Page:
tend to think about how things used to be. Usually when someone asks, “Do you remember this?” Usually I do, and also remember what was before that, whatever it was. Lately it has been about cars and it goes well beyond stick shifts or four on the floor. 

With cars being around about 50 years before I started driving, you would have thought they would have had rear view mirrors. I mean outside rear view mirrors. You could order a car with an outside rear view mirror if you wanted to wait. Few ordered one, much less two. Why did the passenger need a rear view anyway, I heard? 

You could buy a kit and put one on, but it nearly always looked like a DIY project. Rarely did I see one on the right door. Next thing you know people would want them for rear doors! 

And rarely did I ever ride in older car that had new tires. Mostly, our tires were retreads. No thread depth? No visible tread at all, no problem. There were no state inspections. These days, safety inspectors don’t find as many issues as before. Or maybe it’s me that has changed. 

Seat belts? Not even in a dream. I think I heard about one person who had seat belts added and bolted through the floorboard on both sides of the seats. I suspect there must have been reason for taking such a drastic step. 

Car seats for kids? When I was a kid, I didn’t need one. I would lie down on the front floorboard near the gearshift on the floor and use the hump as pillow. Usually as the car started down the road I went right to sleep. The vibration and warmth, on a cool day, made for a good nap. Sometimes I got up in the narrow space in front of the rear window, blocking the only possible rear view. 

Carpeted floorboards were unheard of. Carpet was an add-on or a special order. The standard issue was a rubberized floor covering. Later when carpets were standard equipment, my uncle, who often got into cars with muddy boots preferred the rubberized coverings, and he would special order those until that was no longer an option. 

Cars changed drastically in superficial, styling ways from year to year when I was a kid and on up until I started driving. It was later that substantive changes with regard to safety were mandated. Seat belts and safety car seats for children took a long time before these were required.

As a parent, a child seat was kind of like a platter where you put the kid. It had a very cheap and flimsy, tiny plastic strap. Other than keeping the child mostly in one spot, there was nothing safe about it. 

A walking child could stand close to the parent-driver whose right arm could serve as a seat belt of sort. It was a tough choice if you were about to turn left with your left arm sticking straight out the window and suddenly you needed to slam on the brakes. Do you let go of the steering wheel and save the child? 

Of course, the dashboards were not at all soft. And, as you have probably noticed, there were no turn signals. There were kits, but who knows what light came on when you pushed the lever up or down. Driving the rain, one needed a plastic left sleeve. 

It took years to get seat belts into cars and then more years to require their use and then, years later, to enforce their use. First, carmakers were required to make seat belts available as an option, but few purchased them. This meant costs stayed very high for the few who wanted them. 

I suppose it was the national government that required seat belts as standard equipment on all new cars. But even when life saving belts were right there in the car with you, and nobody bothered to put them on. At one point, children of certain ages were required to wear seat belts, but their parents weren’t.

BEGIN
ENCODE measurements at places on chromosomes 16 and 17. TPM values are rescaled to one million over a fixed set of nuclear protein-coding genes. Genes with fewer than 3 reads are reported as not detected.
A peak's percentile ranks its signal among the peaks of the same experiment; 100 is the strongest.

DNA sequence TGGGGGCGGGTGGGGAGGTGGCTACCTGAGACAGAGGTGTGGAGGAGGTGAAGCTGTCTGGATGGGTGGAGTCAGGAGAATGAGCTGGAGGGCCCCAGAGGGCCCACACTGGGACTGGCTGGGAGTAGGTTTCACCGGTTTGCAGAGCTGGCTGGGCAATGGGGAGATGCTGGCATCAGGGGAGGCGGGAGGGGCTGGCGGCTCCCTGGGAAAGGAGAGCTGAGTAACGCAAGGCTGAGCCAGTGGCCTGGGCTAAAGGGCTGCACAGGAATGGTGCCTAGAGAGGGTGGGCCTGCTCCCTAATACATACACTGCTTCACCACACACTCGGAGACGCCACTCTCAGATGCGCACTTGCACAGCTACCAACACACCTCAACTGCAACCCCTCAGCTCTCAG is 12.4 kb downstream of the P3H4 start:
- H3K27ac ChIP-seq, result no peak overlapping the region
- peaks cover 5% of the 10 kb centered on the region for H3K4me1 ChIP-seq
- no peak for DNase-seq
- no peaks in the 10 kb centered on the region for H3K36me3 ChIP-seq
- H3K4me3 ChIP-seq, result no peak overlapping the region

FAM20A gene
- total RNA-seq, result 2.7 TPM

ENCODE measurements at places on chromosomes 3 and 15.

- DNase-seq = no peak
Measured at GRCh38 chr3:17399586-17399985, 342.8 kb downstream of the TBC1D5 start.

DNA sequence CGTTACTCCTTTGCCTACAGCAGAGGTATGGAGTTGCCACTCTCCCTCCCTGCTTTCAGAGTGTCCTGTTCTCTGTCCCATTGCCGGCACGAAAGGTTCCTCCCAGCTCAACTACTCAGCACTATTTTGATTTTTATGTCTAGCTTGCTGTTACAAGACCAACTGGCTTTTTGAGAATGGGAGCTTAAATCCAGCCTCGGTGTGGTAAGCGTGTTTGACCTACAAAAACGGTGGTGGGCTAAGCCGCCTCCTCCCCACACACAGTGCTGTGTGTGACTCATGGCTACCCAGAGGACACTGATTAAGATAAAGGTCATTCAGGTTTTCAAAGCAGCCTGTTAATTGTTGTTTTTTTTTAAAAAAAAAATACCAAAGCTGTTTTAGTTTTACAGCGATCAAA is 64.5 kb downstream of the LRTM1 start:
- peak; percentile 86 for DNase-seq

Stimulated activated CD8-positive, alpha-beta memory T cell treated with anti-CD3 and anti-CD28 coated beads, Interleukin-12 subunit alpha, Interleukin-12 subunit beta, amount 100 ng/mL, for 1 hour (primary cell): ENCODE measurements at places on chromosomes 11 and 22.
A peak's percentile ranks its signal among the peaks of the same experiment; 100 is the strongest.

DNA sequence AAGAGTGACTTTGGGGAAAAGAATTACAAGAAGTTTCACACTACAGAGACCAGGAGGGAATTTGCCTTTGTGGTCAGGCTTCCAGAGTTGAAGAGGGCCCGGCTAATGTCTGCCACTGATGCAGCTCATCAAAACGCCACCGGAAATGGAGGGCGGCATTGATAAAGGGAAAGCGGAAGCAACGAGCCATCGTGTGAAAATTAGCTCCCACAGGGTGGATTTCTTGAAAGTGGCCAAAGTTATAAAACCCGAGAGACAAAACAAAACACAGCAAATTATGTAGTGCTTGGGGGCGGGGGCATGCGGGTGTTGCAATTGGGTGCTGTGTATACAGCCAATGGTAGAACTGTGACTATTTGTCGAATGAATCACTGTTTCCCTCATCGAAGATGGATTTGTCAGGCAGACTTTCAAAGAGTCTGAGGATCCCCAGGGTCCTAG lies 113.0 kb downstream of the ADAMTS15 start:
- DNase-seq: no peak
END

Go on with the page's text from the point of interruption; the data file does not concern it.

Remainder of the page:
Later, states were required to pass laws requiring the use of seat belts or have their highway funding cut. Some states then passed the laws but didn’t enforce them. If they did, the fine was nominal. Never mind that data showed a significant decline in death rates per mile driven in states that strictly enforced seat belt laws. 

I have read about instances where seat belts have caused serious injuries and even deaths, but a miniscule number compared to the lives saved. Not to mention serious injuries avoided. Yet, I have a seat belt cutter in the car with me just in case I’m trapped. But I’m sure that if I should really need the cutter it will be just out of reach. 

Surely we should require the Nanny State to make the seat belt cutters standard equipment and place them in multiple locations around the car. Should there be an accident, these cutters should pop out of the doors or drop down from the ceiling. Ten should be enough, with 20 optional. I guess that would be going too far, but who knows? 

I’m thinking of the terrible accident near Orange Grove recently. Child seats are difficult to put into a car correctly, and it’s difficult to take them out of a car. Especially if you weren’t the one who put them in. The belts themselves are hard to release unless if you have done so many times. But the newer seats seem to have special emergency releases today. But if you don’t know about these . . . . About 4,000 a year in Texas die as a result of car and truck accidents. Fewer now days per mile driven, but still.

Long before automobiles, traveling people died from accidents on board ships or on trains. Some died falling of the seats of covered wagons pulled by oxen at 2 miles per hour. They fell off and a wheel ran over them. I read of fatalities when two horse-drawn vehicles ran together at 6th Street (then named Pecan) and Congress Ave. in Austin, in the 1870s. And all kinds of horse, mule and cow related accidents. I suspect that with 30 million Texans using horses and buggies, fatalities would be far greater than 4,000 per year. 

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